Qatar To Invest In New East Port Said Complex
BMI View: BMI believes that a Qatari investment in the Egyptian ports sector will provide a boost to facilities such as East Port Said, and will be welcomed by the government. The country has been struggling with particularly low levels of foreign investment since the overthrow of former president Hosni Mubarak in March 2011. For Qatar meanwhile, the investment is in keeping with its increasingly visible presence on the world stage.
Following a meeting in Cairo in September, Qatari prime minister and foreign minister Sheikh Hamad bin Jassem bin Jaboor al-Thani and Egyptian president Mohammed Morsi announced a five-year investment plan which would see Qatar invest US$18bn in a range of projects in Egypt. US$10bn of this is to be directed towards tourism projects on the Mediterranean coast and a marina on the west bank of the Suez Canal. The other US$8bn will be invested in an integrated industrial complex at East Port Said.
Al-Thani said of the meeting: 'We spoke with His Excellency President Morsi and agreed to invest US$8bn on a power plant, natural gas and steel.' According to reports this will likely be accompanied by liquid bulk, LNG and multi-cargo terminals alongside. BMI believes that East Port Said is the perfect location for such an investment. Located at the northern mouth of the Suez Canal it is Egypt's largest port in terms of both total tonnage and container volumes handled. The Suez Container Terminal at the port is controlled by international operator APM Terminals, which helped East Port Said to see 3.2mn twenty-foot equivalent units (TEUs) pass through the facility in 2011.
|Long-Term Upside From Qatari Investment|
|East Port Said Throughput, Tonnes '000|
East Port Said manages to secure such large volumes through having positioned itself as a transhipment hub, the largest in the region. Its location near the Canal's mouth means it can secure volumes from vessels passing through the waterway, and the new industrial complex will be able to count on the same, sitting right on top of the major Asia-Europe trade route. This will give scope for growth in LNG and dry and liquid bulk shipping from the port. This gives long-term upside potential for total tonnage volumes at East Port Said. Over our medium-term forecast period, from 2013 to 2017, we project that annual growth will average a robust 11.0%, and this could be exceeded once the complex is completed.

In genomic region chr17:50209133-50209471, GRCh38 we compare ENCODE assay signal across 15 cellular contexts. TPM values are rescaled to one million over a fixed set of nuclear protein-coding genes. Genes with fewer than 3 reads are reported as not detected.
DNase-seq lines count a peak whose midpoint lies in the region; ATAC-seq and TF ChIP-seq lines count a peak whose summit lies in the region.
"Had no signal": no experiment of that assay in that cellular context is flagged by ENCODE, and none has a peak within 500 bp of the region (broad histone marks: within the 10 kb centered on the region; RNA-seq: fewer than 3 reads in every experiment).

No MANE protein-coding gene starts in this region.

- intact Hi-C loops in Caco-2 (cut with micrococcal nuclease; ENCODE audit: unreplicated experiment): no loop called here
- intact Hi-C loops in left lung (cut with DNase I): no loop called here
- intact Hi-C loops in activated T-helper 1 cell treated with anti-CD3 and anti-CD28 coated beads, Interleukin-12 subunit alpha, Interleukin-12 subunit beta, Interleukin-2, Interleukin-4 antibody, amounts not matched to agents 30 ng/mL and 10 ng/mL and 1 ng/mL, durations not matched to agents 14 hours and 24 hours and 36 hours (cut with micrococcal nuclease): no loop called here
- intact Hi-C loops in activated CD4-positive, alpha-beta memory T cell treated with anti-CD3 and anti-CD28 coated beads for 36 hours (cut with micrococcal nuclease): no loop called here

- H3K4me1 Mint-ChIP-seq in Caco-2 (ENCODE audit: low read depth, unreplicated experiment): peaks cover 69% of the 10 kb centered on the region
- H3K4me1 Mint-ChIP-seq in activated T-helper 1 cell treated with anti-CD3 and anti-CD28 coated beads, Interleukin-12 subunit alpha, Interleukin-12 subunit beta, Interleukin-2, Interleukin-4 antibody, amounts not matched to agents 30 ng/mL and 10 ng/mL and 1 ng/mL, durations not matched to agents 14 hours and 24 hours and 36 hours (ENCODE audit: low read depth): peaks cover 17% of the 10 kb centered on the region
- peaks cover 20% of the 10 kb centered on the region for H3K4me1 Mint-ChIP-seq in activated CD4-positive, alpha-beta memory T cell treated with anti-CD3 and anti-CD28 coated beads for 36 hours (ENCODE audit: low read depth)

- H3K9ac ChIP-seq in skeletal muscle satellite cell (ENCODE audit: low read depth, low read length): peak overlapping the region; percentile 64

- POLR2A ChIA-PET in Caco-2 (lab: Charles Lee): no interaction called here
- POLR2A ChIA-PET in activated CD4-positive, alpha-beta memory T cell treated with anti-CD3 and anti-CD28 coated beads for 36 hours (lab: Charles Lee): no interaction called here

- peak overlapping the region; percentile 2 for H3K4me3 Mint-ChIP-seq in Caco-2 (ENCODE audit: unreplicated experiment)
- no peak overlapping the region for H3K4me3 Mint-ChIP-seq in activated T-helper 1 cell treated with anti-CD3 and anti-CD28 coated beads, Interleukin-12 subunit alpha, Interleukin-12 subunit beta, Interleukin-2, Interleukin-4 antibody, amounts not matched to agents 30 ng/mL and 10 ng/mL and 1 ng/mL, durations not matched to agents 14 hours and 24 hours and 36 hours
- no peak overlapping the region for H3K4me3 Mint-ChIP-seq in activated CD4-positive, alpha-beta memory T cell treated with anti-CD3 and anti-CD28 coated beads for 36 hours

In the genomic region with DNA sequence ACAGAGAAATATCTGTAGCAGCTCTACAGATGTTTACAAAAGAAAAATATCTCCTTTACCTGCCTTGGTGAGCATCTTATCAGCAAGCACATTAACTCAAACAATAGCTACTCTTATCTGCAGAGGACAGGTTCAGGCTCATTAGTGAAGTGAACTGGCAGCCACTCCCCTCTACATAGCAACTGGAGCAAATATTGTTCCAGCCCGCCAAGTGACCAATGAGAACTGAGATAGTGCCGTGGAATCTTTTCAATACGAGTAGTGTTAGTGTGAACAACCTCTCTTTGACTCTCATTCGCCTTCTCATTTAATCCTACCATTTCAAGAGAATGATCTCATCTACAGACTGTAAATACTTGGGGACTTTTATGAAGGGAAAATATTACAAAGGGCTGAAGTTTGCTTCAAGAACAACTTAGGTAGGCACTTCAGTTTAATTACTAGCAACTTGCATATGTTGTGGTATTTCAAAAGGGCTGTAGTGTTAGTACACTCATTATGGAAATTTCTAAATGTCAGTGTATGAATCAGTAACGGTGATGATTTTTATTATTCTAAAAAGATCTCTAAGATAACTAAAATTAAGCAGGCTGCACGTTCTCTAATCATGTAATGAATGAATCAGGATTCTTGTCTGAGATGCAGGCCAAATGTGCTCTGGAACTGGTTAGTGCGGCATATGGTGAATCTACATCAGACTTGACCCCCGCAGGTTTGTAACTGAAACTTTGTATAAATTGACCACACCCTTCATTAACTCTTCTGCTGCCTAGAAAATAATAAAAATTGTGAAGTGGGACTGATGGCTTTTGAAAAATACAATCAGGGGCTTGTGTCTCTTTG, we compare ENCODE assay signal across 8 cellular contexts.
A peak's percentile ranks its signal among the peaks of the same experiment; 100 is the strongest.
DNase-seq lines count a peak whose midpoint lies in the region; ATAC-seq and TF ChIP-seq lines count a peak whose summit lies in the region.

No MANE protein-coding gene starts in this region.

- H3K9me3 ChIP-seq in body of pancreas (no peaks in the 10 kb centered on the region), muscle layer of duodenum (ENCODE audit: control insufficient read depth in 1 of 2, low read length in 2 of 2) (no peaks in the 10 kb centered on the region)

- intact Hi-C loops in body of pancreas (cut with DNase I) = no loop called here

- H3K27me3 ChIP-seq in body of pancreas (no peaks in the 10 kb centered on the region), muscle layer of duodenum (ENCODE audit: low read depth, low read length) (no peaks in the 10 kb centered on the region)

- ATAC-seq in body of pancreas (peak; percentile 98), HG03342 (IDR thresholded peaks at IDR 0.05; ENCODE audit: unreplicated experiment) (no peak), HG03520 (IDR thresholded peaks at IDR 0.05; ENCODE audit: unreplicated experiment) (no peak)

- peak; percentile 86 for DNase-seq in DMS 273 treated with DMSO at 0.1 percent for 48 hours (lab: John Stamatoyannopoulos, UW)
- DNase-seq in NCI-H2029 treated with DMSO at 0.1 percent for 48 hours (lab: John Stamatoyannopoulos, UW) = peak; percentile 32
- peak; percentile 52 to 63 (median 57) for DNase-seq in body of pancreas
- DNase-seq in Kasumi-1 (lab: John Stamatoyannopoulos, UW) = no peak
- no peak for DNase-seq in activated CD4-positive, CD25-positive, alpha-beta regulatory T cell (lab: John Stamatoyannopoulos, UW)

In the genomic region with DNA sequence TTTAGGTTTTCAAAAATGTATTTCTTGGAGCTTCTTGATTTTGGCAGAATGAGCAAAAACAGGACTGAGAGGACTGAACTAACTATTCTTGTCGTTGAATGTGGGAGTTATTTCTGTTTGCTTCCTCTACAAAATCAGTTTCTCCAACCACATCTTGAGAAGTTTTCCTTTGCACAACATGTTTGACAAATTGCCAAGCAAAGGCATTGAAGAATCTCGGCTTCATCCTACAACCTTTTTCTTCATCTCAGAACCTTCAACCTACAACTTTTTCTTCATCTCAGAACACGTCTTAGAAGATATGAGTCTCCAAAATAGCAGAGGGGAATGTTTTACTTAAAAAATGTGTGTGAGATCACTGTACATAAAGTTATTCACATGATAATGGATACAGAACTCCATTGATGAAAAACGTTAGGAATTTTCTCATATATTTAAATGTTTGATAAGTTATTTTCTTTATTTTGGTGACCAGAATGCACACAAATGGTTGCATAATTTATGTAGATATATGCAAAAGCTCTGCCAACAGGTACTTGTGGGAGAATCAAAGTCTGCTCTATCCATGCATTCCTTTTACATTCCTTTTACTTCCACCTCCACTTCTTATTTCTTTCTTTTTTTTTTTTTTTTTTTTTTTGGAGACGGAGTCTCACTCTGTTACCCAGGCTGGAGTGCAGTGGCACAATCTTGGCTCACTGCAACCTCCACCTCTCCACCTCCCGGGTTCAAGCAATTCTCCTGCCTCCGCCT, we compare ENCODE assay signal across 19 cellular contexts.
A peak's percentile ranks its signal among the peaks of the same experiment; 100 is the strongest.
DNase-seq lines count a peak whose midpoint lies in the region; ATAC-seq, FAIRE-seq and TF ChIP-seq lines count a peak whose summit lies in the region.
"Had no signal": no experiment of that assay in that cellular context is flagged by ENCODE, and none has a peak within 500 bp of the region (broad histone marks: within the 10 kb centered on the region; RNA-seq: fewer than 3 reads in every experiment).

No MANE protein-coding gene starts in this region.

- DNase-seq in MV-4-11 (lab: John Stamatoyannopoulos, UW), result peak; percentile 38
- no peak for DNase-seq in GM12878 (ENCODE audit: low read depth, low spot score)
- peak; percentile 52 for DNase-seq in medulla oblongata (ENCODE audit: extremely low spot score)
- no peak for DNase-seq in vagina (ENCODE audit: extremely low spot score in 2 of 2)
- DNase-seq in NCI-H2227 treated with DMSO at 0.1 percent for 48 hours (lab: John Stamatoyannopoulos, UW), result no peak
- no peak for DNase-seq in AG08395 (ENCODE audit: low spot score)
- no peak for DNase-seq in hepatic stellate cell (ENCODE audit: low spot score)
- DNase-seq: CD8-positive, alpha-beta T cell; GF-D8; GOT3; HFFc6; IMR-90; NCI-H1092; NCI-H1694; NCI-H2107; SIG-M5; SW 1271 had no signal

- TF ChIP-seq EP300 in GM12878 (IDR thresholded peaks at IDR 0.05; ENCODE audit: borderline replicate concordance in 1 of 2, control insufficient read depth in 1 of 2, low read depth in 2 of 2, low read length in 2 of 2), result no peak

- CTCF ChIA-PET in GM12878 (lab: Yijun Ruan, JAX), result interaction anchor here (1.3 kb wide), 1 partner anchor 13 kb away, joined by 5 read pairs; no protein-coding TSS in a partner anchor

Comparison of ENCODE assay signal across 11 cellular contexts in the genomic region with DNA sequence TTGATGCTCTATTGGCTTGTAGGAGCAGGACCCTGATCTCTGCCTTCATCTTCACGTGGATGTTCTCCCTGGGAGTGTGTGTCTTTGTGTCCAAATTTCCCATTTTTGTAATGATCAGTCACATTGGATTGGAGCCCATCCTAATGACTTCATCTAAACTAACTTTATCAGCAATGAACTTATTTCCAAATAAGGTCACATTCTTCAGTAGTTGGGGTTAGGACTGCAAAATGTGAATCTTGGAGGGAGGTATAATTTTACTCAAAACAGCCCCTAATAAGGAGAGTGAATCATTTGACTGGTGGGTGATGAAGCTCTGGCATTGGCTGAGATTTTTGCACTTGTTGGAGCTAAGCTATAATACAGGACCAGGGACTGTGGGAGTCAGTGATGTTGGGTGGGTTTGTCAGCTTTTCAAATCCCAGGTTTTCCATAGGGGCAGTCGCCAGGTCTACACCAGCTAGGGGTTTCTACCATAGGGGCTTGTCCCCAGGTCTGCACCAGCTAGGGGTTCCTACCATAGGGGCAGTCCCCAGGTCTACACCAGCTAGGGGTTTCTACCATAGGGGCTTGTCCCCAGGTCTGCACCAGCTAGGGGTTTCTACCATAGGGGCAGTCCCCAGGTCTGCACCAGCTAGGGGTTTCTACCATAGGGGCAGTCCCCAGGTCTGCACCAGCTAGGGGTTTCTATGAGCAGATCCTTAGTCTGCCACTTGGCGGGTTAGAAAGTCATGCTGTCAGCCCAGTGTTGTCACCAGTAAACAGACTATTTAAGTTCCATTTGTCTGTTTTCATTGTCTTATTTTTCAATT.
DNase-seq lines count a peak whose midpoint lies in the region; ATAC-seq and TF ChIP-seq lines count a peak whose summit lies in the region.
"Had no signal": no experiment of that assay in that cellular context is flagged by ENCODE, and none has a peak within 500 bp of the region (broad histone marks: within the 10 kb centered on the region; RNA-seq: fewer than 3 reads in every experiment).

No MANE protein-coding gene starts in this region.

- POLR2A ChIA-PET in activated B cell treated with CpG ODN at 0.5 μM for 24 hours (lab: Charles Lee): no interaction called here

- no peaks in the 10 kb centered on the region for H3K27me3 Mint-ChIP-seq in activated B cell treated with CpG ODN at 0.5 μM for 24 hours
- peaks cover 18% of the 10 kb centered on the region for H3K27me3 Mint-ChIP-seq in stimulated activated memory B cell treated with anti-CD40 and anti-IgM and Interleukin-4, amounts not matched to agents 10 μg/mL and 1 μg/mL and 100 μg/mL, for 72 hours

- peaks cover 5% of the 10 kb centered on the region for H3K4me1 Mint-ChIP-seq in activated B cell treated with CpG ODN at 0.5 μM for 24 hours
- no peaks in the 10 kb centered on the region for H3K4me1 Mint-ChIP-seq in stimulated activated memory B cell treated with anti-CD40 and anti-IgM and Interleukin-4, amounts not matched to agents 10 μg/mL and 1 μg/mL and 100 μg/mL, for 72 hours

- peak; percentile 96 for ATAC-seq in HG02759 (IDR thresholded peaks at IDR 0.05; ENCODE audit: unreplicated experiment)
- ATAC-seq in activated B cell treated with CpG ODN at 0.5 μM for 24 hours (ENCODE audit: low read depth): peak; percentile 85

BMI believes that Qatar's investment will be particularly welcomed by Egypt in this time of low foreign investment coming into the country. Foreign reserves are dwindling, and we expect the country to sign an IMF Stand-By Arrangement at some point in late 2012 or early 2013, and that further foreign aid from the Gulf will also be necessary to avoid a full-blown balance of payments crisis. The development of the new complex will generate new jobs both in its initial development and in ongoing operations once completed. Further, should the new complex, once fully operational encourage further volumes to pass through the Suez Canal then this will also help boost Egyptian coffers; fees from vessels transiting the waterway are one of the most important sources of foreign reserves in Egypt.
For Qatar's part the investment is one of a series made around the globe by a state with coffers swollen by gas revenues. Qatar Holdings LLC, the investment unit of the country's sovereign wealth fund, has in the past year played a highly active role in the M&A market, embarking on a flurry of asset purchases across all major economies and industry sectors. These include its first foray into the airport sector, via the purchase of a 20% stake in BAA, owner of London's Heathrow airport; the acquisition of a 22% stake in Chinese private equity firm CITIC Capital Holdings, partly owned by China's sovereign-wealth fund; and its first major investment in a US public company, through the purchase of a 5.2% stake in high-end jeweller Tiffany.
Qatar's investment in Egypt's ports sector can be seen not merely as an investment, however, but also as a diplomatic bid to secure a strong ally as the Gulf state seeks to play an ever larger role in the international affairs of the region.